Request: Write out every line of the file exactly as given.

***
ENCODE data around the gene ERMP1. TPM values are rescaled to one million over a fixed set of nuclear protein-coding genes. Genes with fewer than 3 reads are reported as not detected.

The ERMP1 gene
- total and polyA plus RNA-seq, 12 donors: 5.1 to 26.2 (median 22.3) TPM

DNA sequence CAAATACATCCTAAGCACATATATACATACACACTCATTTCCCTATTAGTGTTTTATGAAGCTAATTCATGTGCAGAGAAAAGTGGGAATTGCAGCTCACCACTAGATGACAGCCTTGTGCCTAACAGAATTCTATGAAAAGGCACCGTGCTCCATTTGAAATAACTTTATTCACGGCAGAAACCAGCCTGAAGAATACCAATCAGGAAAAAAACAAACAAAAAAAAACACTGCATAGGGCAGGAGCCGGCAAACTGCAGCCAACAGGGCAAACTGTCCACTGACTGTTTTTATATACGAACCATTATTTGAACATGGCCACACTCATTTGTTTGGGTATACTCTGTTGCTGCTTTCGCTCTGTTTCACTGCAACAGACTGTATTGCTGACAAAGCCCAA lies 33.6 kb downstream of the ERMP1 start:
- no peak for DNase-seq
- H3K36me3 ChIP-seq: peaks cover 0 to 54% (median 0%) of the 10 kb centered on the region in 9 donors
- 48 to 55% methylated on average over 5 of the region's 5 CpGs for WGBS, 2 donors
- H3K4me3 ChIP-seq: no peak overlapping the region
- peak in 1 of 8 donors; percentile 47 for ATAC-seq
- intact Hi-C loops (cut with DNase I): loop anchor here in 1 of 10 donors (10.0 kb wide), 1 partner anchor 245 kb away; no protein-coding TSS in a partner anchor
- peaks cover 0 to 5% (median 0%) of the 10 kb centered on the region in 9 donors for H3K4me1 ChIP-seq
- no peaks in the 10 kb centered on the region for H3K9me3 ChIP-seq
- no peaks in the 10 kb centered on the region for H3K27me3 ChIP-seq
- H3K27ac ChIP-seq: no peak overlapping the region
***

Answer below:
ENCODE data around the gene ERMP1. TPM values are rescaled to one million over a fixed set of nuclear protein-coding genes. Genes with fewer than 3 reads are reported as not detected.

The ERMP1 gene
- total and polyA plus RNA-seq, 12 donors: 5.1 to 26.2 (median 22.3) TPM

DNA sequence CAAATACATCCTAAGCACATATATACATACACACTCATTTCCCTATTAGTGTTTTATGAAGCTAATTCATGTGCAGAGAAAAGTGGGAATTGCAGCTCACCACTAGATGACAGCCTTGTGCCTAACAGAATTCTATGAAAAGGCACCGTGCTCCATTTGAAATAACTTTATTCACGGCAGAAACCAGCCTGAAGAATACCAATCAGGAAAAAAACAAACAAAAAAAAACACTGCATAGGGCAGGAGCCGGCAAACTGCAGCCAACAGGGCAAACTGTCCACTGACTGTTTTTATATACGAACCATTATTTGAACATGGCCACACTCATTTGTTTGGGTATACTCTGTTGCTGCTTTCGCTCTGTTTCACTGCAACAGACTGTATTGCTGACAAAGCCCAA lies 33.6 kb downstream of the ERMP1 start:
- no peak for DNase-seq
- H3K36me3 ChIP-seq: peaks cover 0 to 54% (median 0%) of the 10 kb centered on the region in 9 donors
- 48 to 55% methylated on average over 5 of the region's 5 CpGs for WGBS, 2 donors
- H3K4me3 ChIP-seq: no peak overlapping the region
- peak in 1 of 8 donors; percentile 47 for ATAC-seq
- intact Hi-C loops (cut with DNase I): loop anchor here in 1 of 10 donors (10.0 kb wide), 1 partner anchor 245 kb away; no protein-coding TSS in a partner anchor
- peaks cover 0 to 5% (median 0%) of the 10 kb centered on the region in 9 donors for H3K4me1 ChIP-seq
- no peaks in the 10 kb centered on the region for H3K9me3 ChIP-seq
- no peaks in the 10 kb centered on the region for H3K27me3 ChIP-seq
- H3K27ac ChIP-seq: no peak overlapping the region